Before Archaeology. The Meaning of the Past in the Islamic Pre-Modern Thought (and After) - Leonardo Capezzone


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    Roma, 2020, formato cm 17×24, pag. 208, illustrazioni in bianco e nero, lingua inglese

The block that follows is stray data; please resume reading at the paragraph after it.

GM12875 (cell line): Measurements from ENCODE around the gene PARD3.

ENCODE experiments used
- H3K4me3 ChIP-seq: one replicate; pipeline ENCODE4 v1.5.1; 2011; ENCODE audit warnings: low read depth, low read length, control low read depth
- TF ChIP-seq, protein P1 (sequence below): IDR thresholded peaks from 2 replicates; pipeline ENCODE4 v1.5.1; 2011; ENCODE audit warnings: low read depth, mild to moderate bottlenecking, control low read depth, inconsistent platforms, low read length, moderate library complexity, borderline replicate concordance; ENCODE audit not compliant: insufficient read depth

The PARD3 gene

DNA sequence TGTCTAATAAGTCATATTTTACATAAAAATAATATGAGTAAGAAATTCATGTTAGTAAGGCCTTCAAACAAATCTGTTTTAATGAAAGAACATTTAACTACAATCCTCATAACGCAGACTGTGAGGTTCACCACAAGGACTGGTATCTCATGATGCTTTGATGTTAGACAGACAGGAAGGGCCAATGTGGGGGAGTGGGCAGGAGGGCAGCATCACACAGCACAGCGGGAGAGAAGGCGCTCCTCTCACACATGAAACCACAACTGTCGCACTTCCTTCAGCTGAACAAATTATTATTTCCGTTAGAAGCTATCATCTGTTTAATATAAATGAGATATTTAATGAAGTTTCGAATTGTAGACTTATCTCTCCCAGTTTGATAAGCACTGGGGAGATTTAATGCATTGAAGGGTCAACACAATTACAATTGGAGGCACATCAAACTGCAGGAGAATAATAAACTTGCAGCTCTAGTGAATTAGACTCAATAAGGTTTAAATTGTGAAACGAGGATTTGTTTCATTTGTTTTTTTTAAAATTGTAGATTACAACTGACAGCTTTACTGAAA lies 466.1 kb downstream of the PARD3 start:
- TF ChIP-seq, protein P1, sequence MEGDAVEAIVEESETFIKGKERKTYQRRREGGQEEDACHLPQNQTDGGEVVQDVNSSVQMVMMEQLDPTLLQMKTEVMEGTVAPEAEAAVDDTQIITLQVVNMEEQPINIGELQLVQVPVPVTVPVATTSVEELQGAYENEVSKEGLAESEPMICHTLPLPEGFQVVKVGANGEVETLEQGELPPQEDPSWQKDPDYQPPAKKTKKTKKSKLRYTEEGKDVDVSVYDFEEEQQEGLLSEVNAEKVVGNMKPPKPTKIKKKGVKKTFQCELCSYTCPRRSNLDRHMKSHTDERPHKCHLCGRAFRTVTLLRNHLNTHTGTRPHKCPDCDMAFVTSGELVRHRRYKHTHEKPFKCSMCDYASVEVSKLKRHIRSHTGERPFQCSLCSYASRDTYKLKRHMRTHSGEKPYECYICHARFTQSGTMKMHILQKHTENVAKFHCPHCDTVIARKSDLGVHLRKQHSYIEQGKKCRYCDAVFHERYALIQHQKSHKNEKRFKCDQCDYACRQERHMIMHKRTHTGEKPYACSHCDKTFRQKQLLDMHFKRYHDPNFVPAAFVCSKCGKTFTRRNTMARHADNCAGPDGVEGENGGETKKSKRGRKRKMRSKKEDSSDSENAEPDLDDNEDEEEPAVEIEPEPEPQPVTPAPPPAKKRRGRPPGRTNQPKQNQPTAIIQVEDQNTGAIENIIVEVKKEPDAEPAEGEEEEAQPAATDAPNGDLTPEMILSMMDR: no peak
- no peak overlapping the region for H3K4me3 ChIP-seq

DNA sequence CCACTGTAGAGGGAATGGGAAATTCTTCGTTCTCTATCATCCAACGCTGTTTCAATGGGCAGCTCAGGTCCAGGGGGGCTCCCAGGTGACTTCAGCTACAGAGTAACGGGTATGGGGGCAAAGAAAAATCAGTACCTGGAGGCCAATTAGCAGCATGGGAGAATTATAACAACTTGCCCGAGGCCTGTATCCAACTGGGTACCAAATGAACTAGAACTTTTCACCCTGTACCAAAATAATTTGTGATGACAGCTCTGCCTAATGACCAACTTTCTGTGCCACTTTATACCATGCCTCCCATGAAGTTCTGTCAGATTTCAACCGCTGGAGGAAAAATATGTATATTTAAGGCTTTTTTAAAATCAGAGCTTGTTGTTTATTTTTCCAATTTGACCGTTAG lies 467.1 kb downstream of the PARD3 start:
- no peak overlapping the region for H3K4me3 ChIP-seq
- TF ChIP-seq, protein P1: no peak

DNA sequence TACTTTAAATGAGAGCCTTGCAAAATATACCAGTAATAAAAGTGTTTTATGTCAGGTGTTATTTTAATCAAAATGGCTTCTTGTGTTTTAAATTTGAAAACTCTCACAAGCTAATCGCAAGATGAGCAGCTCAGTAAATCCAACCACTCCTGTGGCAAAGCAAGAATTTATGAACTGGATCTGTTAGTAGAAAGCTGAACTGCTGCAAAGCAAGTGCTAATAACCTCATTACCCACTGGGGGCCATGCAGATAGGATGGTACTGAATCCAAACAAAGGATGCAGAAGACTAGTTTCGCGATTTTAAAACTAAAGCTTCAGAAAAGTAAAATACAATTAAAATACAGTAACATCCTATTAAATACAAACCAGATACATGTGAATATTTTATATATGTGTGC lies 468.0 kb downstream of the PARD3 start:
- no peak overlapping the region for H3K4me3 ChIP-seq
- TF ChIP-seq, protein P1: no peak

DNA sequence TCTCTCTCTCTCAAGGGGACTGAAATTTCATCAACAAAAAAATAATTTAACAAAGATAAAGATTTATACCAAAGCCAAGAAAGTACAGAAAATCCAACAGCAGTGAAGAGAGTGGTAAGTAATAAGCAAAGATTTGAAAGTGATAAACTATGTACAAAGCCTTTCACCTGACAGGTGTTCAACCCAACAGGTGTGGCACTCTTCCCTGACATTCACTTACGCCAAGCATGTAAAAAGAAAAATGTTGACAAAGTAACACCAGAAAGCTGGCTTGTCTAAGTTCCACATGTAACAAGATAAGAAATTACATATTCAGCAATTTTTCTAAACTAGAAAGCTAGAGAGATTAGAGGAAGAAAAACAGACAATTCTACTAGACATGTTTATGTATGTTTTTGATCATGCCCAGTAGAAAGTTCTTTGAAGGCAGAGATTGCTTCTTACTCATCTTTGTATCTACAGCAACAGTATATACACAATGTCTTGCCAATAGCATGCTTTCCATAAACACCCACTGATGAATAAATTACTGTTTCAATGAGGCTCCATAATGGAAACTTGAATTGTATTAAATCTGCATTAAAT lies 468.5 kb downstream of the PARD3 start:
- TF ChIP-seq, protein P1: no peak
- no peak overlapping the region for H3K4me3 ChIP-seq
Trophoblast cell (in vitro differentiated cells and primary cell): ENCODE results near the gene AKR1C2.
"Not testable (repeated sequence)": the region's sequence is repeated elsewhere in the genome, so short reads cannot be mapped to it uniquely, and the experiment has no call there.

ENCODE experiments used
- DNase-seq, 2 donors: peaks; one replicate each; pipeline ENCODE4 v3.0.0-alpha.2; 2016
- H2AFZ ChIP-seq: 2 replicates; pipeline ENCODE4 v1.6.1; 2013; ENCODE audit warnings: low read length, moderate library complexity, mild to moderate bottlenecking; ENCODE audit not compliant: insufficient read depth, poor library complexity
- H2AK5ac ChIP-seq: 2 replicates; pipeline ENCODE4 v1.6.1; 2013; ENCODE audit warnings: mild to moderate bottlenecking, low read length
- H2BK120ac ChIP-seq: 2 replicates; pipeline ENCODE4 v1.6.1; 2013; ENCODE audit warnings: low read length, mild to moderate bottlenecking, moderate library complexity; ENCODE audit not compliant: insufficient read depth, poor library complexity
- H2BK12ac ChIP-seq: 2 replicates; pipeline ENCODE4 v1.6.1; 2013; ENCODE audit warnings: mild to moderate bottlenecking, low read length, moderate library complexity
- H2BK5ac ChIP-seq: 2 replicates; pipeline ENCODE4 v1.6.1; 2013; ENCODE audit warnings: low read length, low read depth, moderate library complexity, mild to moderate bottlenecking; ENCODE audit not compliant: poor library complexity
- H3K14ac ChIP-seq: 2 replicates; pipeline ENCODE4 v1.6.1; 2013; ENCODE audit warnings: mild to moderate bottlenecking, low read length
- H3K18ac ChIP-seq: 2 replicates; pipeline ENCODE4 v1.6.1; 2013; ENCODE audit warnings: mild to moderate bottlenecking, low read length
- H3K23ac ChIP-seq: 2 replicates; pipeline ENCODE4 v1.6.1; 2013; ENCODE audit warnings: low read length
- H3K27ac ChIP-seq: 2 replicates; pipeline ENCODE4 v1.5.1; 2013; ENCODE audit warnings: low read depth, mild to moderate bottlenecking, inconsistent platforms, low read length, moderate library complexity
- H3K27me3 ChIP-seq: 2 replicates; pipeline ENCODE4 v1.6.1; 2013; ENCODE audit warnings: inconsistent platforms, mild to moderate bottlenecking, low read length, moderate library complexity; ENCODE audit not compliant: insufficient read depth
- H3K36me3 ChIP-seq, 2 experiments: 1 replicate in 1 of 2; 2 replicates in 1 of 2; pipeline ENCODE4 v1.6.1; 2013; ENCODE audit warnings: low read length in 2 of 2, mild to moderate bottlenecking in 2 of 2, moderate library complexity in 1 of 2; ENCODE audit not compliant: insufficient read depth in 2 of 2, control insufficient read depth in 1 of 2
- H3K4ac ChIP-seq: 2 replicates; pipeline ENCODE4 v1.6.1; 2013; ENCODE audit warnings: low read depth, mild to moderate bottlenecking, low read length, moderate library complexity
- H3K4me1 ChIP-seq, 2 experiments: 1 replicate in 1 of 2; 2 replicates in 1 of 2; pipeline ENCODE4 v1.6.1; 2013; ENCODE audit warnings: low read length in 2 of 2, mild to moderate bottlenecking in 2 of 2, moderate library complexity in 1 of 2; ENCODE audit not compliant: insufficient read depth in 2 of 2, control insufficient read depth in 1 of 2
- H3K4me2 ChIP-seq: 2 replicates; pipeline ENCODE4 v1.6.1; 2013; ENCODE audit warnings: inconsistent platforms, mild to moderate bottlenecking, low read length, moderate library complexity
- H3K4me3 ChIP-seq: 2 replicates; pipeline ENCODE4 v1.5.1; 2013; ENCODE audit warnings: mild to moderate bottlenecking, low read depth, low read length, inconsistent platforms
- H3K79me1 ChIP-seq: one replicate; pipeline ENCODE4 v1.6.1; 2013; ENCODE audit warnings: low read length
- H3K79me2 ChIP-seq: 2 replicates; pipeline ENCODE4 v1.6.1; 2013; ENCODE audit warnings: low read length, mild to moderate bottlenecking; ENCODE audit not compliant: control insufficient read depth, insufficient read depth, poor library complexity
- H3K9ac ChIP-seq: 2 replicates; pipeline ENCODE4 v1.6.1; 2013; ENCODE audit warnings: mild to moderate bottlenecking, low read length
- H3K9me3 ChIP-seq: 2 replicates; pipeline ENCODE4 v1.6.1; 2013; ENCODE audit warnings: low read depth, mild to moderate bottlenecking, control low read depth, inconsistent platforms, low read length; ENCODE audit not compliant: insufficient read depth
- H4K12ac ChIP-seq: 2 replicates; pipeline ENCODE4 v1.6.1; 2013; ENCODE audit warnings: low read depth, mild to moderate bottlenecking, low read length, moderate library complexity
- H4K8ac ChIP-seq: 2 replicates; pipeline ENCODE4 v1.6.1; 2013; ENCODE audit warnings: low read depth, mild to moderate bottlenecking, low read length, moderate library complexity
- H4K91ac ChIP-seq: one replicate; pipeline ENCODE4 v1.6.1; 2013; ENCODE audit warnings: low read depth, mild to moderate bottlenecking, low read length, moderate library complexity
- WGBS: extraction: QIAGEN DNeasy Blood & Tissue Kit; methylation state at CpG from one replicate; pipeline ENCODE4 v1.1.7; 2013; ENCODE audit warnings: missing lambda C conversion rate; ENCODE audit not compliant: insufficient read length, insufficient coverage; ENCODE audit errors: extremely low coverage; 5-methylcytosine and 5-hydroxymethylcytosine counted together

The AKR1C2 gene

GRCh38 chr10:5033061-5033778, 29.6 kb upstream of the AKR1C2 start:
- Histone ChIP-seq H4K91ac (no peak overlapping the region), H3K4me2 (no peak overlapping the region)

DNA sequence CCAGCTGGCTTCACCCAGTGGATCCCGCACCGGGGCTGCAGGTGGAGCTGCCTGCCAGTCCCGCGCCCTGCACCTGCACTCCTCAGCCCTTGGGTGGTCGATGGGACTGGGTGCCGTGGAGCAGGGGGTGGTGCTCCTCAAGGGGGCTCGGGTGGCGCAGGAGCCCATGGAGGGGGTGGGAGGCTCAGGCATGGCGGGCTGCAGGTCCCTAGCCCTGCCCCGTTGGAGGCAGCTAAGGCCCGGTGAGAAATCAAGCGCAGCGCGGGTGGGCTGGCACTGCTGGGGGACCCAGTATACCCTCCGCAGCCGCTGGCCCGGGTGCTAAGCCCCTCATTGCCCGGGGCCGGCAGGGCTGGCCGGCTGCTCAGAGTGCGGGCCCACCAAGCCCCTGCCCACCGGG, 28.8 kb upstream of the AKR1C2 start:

This volume aims to explore some aspects of the multifaceted modalities with which classical and pre-modern Islamic thought (with two final glances at modern and contemporary times) has imagined and narrated the past, entering into a dialogical relation with its questioning nature, developing an intellectual and interpretative attitude to the past from different points of view – literary, historical, philological, political, religious, or at the level of collective imagination –, and articulating a complex discourse on antiquity, its memory and its persistence in the cultural and geographical spaces of the Muslim Near East. From different perspectives and with different approaches, the scholarly contributions here collected investigate how the pre-modern Muslim Near East imagined and gave meaning to a past which emerged in the form of traces (āthār – a word which appears, in the Islamic historiographical tradition, every time the description of the landscape meets the desire or the anxiety of interpreting it in a historical framework) before Western archaeology, since the late 18th century, established the epistemic framework of the scientific knowledge of the past. Beyond the political and cultural theme of continuity with the past – understood as an ideal, if static, time of classicism to be retrieved – which has long innervated the research paradigm on the relationship of medieval Islamic culture with the past, a field of investigation still remains largely unexplored, except for isolated studies dedicated to individual places of particular resonance. Much remains to be said on the different ways by which the past appears in the form of object (the ruins, the monument, the inscription); how it shapes, or is concealed in, the landscape; how the past and the discovery of the antique (as a form of written knowledge) becomes a substantial tool in order to justify, vindicate, legitimize or confirm the victory of Islam as the ultimate religion of the Book as well as a political rule; how the ineffable persistence of the past reveals an intrinsic nature capable of asking questions that interacts with the present and calls upon the historian as well any cultural operator to an instance of interpretation. But, above all, much remains to be done in order to shed light on the approaches of pre-modern Arabic Islamic culture to an understanding (and fruition) of the past as it appears in its multiple interpretative arrangements – or, in the words of a crucial definition of Michel Foucault: in its very episteme. The essays collected in this volume investigate precisely the ways in which the historic culture of the pre-modern Arabic Islamic world constructed epistemic frameworks in order to understand and narrate the past, utilizing categories and methods (sometimes in conflict with each other) that sought to define the conditions of truth of the historic narrative and to control the conditions of the use of sources.